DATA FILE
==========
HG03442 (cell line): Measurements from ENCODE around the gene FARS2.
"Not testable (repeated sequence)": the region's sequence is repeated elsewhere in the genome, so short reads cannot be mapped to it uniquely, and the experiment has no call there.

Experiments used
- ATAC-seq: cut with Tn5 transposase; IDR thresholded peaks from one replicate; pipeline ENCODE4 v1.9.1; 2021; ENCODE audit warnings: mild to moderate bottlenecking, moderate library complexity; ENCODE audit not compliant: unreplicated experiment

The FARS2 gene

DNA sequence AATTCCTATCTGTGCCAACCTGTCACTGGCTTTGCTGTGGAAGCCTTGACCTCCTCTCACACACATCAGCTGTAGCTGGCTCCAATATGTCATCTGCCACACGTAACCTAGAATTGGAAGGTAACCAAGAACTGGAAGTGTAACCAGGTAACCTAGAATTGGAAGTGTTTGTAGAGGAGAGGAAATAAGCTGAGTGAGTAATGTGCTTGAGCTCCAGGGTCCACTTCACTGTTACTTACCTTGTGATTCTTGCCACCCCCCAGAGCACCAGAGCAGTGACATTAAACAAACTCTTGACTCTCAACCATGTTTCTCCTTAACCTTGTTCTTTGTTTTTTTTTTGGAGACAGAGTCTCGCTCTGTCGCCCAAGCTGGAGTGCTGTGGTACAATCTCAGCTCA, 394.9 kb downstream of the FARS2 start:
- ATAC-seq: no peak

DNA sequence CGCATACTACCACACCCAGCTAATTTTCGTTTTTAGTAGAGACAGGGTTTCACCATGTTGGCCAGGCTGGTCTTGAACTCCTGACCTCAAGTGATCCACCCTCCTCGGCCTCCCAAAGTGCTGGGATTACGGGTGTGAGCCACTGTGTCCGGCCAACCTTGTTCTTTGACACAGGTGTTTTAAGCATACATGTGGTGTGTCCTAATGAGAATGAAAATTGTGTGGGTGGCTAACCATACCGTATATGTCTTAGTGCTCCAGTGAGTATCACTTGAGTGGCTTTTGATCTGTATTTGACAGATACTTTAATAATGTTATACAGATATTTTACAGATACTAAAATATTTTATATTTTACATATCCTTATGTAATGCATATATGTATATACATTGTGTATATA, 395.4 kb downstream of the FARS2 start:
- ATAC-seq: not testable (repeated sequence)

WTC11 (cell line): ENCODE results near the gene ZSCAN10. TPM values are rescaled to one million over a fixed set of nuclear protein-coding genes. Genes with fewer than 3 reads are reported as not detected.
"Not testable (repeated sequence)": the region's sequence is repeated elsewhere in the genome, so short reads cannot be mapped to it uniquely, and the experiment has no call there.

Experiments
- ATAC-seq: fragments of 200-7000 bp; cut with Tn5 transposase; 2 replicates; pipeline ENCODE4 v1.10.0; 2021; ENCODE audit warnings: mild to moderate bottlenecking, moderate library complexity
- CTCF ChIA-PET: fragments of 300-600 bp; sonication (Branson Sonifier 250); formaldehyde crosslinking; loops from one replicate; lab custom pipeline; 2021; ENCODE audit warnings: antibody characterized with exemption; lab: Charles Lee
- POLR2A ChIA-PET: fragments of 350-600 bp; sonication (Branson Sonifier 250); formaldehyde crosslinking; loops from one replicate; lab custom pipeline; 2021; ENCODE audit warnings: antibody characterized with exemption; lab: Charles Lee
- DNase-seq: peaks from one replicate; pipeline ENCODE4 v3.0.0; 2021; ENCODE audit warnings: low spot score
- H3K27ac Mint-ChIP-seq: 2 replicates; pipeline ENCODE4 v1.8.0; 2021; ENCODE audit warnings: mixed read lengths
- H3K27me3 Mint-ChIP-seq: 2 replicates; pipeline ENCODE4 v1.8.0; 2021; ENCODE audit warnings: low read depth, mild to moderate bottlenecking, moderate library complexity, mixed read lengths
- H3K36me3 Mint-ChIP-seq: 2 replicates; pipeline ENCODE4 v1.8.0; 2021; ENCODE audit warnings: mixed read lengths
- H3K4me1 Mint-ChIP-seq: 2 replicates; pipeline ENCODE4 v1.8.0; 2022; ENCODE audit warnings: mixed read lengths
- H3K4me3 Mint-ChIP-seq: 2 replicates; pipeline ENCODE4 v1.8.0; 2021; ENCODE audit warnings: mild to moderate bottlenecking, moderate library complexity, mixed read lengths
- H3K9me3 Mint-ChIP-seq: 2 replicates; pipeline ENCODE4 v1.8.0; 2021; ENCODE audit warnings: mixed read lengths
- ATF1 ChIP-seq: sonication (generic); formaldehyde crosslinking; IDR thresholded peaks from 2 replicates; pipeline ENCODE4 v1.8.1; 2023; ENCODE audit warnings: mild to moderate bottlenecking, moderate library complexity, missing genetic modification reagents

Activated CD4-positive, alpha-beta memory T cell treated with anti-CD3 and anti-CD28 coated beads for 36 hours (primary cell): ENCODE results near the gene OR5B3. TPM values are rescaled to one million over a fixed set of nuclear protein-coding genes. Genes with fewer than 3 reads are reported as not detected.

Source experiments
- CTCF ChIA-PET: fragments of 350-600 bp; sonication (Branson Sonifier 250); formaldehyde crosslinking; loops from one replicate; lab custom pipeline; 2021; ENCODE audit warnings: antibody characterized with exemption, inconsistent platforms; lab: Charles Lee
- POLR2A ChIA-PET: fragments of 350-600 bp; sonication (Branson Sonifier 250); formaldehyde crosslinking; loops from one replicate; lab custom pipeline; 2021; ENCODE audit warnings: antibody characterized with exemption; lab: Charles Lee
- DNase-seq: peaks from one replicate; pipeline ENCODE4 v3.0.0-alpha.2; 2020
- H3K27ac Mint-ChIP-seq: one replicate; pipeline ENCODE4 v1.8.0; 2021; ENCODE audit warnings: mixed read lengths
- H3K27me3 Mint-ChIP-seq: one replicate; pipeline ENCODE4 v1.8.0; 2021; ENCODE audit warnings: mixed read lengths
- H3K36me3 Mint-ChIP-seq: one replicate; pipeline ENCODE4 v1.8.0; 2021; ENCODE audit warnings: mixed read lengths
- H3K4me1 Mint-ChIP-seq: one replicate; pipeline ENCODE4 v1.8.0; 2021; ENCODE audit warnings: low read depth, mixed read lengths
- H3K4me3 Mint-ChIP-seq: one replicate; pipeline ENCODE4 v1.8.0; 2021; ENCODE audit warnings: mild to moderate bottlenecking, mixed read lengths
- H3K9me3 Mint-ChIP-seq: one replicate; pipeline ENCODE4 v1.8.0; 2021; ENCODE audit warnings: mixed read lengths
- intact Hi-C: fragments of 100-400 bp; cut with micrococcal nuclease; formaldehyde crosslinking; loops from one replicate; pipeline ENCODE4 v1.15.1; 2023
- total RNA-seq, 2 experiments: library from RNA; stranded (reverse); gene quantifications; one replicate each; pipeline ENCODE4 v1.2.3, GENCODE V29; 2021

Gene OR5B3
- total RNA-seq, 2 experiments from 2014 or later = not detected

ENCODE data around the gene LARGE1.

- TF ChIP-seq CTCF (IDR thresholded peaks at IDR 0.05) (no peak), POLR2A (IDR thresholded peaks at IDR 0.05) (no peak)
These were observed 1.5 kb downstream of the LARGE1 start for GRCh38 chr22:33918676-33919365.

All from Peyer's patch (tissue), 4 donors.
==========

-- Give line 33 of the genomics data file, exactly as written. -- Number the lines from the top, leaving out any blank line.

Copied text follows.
- H3K4me3 Mint-ChIP-seq: one replicate; pipeline ENCODE4 v1.8.0; 2021; ENCODE audit warnings: mild to moderate bottlenecking, mixed read lengths